The Supreme Court handed down two major decisions on Wednesday that both arose from the problems of applying long-established principles to modern technology.
In a 6-3 opinion, the Supreme Court ruled against streaming broadcast TV company Aereo, deciding that the service is a "public" performance of the copyrighted local broadcast content it retransmits through digital antennas to the streaming devices of its paying customers. Although the ruling just came out and experts are still combing through it, SCOTUSblog's early take is that the decision is "sweeping and definitive" in its conclusion that Aereo is illegal. With today's decision, television networks will be able to keep collecting hefty fees for the transmission of their content.
Justice Breyer wrote the opinion for the court, with Justice Scalia penning the dissent. Breyer noted that the court had to answer two related questions to get to its decision against the service: Is what Aereo does a "performance" of the TV companies' content, and is that performance public? The court concluded yes to both, arguing that Aereo bears an "overwhelming likeness" to the cable companies specifically targeted by amendments to the Copyright Act in 1976. Here's part of Breyer's logic on Aereo's "public" performance:
The subscribers to whom Aereo transmits television programs constitute “the public.” Aereo communicates the same contemporaneously perceptible images and sounds to a large number of people who are unrelated and unknown to each other. This matters because, although the Act does not define “the public,” it specifies that an entity performs publicly when it performs at “any place where a substantial number of persons outside of a normal circle of a family and its social acquaintances is gathered.” Ibid. The Act thereby suggests that “the public” consists of a large group of people outside of a family and friends.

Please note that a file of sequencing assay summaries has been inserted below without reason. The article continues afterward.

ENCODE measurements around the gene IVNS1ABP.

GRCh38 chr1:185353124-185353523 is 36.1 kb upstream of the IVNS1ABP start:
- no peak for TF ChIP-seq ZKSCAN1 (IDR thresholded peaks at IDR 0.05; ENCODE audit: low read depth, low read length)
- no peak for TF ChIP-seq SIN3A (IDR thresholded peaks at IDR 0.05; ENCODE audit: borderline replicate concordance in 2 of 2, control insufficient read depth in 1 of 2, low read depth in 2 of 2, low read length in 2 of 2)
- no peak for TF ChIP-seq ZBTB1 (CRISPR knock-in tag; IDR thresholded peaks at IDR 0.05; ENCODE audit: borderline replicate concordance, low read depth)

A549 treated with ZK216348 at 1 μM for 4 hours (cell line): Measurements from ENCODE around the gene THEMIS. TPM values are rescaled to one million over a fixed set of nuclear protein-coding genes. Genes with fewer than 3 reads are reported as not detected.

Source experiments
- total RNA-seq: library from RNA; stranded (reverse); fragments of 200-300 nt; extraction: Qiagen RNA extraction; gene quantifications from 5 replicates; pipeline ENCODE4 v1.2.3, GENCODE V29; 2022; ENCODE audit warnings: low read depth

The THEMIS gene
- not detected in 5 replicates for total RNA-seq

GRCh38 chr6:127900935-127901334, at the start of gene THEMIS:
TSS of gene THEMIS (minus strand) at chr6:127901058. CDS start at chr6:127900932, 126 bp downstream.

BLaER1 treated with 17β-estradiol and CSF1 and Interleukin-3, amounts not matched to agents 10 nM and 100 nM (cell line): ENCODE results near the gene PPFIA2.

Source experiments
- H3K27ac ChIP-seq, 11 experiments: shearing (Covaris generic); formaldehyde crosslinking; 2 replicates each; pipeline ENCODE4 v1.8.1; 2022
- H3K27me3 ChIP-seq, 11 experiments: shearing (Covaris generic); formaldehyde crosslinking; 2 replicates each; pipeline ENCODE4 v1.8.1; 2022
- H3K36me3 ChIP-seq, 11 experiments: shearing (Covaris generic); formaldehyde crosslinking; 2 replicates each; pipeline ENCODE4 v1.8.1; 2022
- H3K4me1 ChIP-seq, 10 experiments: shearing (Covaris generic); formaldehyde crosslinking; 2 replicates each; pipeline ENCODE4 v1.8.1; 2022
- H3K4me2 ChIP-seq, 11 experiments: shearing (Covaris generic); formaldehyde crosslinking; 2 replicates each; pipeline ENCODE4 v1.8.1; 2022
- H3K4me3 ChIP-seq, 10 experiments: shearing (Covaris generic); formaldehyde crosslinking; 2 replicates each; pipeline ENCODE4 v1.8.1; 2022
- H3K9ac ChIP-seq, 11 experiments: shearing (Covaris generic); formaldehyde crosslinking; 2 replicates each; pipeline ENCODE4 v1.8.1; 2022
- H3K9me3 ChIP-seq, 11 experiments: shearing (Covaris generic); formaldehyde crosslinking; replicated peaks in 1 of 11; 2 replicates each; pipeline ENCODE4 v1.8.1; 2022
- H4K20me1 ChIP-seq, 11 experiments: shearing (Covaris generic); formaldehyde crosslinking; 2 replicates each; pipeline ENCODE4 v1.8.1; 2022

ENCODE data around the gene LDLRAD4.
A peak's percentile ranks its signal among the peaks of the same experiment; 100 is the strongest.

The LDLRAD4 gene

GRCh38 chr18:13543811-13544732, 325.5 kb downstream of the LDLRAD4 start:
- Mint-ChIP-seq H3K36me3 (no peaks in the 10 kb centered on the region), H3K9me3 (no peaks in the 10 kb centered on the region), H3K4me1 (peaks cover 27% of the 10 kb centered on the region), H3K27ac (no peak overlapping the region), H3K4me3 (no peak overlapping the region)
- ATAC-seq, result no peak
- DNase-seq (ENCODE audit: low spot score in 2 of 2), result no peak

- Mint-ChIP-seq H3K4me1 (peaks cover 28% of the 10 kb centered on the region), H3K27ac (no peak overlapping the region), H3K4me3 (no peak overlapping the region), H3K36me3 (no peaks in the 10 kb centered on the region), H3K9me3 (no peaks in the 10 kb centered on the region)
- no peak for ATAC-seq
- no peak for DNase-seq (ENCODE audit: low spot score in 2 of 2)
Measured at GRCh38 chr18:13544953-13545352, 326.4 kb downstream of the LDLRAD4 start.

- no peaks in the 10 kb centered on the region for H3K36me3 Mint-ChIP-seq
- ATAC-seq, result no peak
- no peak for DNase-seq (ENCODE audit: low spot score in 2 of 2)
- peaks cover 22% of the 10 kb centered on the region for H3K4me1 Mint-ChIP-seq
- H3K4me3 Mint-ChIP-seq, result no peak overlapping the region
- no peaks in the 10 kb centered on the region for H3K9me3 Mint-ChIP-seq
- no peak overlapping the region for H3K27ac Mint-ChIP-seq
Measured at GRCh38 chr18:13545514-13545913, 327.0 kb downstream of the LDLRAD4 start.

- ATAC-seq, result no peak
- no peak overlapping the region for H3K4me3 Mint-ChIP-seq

The Aereo decision was one of two big decisions out of the high court today. Two major cellphone privacy cases — Riley v. California and United States v. Wurie — were decided together. The court ruled that police generally may not search the digital contents of a cellphone taken from a suspect during an arrest. "Cell phones differ in both a quantitative and qualitative sense from other objects that might be carried on an arrestee's person," the opinion reads. The decision was unanimous, with an opinion from Chief Justice Roberts (Justice Alito wrote a separate opinion, but concurred in part and in judgement). Here is the decision's strong conclusion in favor of privacy rights:
Modern cell phones are not just another technological convenience. With all they contain and all they may reveal, they hold for many Americans “the privacies of life." The fact that technology now allows an individual to carry such information in his hand does not make the information any less worthy of the protection for which the Founders fought. Our answer to the question of what police must do before searching a cell phone seized incident to an arrest is accordingly simple— get a warrant."
We'll have more on both cases shortly.
This article is from the archive of our partner The Wire.